Me be enough? It’s not as extraordinary as helping starving orphans in Mexico or loving on kids in Africa.

Would this-sacrificing sleep to love on a girl who may not know what that looks like-be enough?

Would simply giving a hug and smiling to a girl who may not have had a great day be enough?

Would complimenting a smile or anything she does well to a girl who never feels like she’s good enough be enough?

These thoughts were going through my head this weekend.

I say I’m content and at peace with staying here-right here-indefinitely, but would that be enough?

I really struggled with that, but then I held a girl and she was holding back tears. I looked in her sweet face and I got a glimpse of the fact that

she had the weight of the world on her shoulders. She was hugging me like I was her lifeline.

That broke me.

I remember what it was like to be in middle school, everything is so confusing-so hard.

Hugging her tightly, wishing I could carry part of her burden, I realized I’m starting to believe this is enough.

This life of “ordinary” is enough.

“In a world that pushes us toward bigger, better, more costly and refined, seeing the humble as radiant is an act of holy resistance.

Jesus dealt in seeds and sails. He spoke through dust and sermonized in spit. Set against a backdrop of faithlessness, lawlessness,

and low-grade despair, he brought faith and healing through the overlooked, unspectacular elements of everyday life. He’s right here, in

every dull, dusty corner, and even more in every one of us bumbling, regular, milk-mustached kids trying to masquerade as big shots. This is

why we need him near, and why it matters that we stick together”.

When I read that the second time (yes I read the book twice in two days), it stuck with me.

This is my corner of the world.

MCS. These girls. My bible study. Mansfield.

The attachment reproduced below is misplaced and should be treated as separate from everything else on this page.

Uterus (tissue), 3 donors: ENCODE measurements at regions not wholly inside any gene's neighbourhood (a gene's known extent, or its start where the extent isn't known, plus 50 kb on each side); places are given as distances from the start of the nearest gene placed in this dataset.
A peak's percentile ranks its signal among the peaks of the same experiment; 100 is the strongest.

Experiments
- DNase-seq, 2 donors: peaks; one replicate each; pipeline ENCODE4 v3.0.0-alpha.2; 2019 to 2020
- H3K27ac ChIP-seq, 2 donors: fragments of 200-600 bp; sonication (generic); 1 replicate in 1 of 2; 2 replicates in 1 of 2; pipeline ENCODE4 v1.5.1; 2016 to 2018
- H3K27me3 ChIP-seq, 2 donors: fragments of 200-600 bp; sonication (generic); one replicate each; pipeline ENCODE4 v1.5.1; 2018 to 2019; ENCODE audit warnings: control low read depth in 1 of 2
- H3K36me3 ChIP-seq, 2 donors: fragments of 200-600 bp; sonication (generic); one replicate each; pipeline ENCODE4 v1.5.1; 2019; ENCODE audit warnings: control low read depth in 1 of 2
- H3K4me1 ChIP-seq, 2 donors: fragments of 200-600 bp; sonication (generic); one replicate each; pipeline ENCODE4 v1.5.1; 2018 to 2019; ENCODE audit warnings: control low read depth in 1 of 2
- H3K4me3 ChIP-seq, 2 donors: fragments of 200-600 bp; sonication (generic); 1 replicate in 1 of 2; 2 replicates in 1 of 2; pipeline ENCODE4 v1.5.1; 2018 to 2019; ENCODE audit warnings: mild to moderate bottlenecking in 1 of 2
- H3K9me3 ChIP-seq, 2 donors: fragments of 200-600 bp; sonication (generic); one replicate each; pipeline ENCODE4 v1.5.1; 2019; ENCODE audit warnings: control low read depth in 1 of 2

This is my corner of the world.

These are my people.

My heart is still in Ukraine and scattered all over this world, but this is my corner of the world right now.

Holding that girl in my arms, and just sitting on the sidewalk with her, I started to believe that this is enough.

So if you need me, I’ll be circled around a bonfire loving people in my corner of the world.

4 More Things My TBI Has Taught Me

It’s been almost 22 months since my accident. I think when I hit the two year mark I’ll stop counting but right now, it’s still pretty relevant in my life. I’m not to the maximum recovery mark yet. Here’s just a few things that I’ve learned about myself and God though this hard-oh so hard-but holy season.

  • It’s okay to not be okay.

The longer this season goes on, the less I believe this until I’m hit upside the head with reality of this. It’s been 22 months, for Pete’s sake. I should be okay, but there are times, I’m still not okay.  I started It’s Okay Not to Be Okay by Sheila Walsh. She hits me upside the head with this fact when she says, “The scars tell God’s love story. Some of our scars show on the surface, but some are hidden deep inside, wounds from things that were done to us, or from choices we’ve made and secrets we’ve kept. The love of God invites us to bring our scars into the light. We don’t have to hide anymore. It really is okay not to be okay.” Regardless of whether I feel like I should be okay, it’s okay to still have bad days-to still have days where it takes everything I have to breathe and remain standing.

  • I”M NOT CRAZY. I’m not alone.

Sometimes, I feel like I’m the only one in the world that has gone through this because my brain works so much differently than the rest of my family. I can say or do something and everyone looks at me with a puzzled expression. It is so hard to let people into my brain, and I wouldn’t wish this on my worst enemy. At times like this, the tendency is to isolate myself, but that further feeds my anxiety and depression. I’ll found a support group of people who have suffered a TBI. They offer suggestions of things I haven’t tried yet and remind me that I’m never alone.

  • Life looks totally different now, but that’s okay.